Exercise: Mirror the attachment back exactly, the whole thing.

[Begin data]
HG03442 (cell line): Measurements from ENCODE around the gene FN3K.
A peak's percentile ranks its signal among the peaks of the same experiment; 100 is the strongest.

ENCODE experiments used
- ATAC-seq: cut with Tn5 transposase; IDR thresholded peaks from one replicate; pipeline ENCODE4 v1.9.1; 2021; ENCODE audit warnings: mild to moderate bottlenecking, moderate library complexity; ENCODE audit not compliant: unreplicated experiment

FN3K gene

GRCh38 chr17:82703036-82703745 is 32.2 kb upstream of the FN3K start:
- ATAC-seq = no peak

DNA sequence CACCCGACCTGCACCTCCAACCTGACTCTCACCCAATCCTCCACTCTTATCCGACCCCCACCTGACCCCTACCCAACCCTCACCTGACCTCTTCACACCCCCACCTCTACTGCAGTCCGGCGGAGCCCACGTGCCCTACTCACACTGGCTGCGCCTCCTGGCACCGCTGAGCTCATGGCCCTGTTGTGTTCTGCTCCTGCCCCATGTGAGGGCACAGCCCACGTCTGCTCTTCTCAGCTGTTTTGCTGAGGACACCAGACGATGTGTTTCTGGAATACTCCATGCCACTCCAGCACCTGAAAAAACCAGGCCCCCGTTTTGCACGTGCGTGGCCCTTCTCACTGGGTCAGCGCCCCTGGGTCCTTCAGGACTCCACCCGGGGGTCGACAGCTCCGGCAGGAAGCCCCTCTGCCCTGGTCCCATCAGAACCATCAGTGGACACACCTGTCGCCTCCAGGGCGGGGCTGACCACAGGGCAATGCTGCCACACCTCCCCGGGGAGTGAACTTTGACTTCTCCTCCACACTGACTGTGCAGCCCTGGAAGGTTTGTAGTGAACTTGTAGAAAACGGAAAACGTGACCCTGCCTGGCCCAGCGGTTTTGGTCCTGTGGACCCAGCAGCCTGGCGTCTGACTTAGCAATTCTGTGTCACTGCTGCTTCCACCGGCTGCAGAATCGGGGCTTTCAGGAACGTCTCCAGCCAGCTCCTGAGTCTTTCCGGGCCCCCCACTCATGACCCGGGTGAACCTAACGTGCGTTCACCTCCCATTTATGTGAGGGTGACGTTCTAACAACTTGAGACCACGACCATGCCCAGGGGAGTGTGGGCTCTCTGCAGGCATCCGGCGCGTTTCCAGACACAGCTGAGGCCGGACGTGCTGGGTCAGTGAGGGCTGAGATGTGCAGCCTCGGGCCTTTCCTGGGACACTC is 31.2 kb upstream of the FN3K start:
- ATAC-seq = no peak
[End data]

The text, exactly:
HG03442 (cell line): Measurements from ENCODE around the gene FN3K.
A peak's percentile ranks its signal among the peaks of the same experiment; 100 is the strongest.

ENCODE experiments used
- ATAC-seq: cut with Tn5 transposase; IDR thresholded peaks from one replicate; pipeline ENCODE4 v1.9.1; 2021; ENCODE audit warnings: mild to moderate bottlenecking, moderate library complexity; ENCODE audit not compliant: unreplicated experiment

FN3K gene

GRCh38 chr17:82703036-82703745 is 32.2 kb upstream of the FN3K start:
- ATAC-seq = no peak

DNA sequence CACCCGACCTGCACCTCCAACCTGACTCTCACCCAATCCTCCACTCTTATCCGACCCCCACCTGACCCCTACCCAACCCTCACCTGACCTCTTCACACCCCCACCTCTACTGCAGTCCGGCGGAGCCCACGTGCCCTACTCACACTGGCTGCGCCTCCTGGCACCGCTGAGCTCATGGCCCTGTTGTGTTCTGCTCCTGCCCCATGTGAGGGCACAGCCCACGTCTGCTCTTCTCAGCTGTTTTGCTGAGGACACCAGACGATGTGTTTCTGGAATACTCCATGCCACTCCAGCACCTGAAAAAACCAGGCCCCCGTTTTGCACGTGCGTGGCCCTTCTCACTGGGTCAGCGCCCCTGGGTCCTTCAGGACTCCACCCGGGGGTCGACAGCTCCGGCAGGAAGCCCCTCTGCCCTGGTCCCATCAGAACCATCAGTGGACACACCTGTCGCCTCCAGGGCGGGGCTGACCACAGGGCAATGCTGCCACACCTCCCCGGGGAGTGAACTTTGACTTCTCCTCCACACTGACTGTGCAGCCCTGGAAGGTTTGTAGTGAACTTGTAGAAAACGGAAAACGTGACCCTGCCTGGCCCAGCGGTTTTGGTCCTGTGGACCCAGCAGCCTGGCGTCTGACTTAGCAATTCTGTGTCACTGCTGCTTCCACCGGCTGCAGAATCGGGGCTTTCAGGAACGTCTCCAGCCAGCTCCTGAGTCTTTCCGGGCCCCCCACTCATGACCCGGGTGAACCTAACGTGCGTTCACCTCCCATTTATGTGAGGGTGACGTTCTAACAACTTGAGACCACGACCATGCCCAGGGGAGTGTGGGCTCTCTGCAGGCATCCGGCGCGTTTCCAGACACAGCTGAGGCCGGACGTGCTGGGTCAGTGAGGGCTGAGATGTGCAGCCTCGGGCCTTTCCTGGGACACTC is 31.2 kb upstream of the FN3K start:
- ATAC-seq = no peak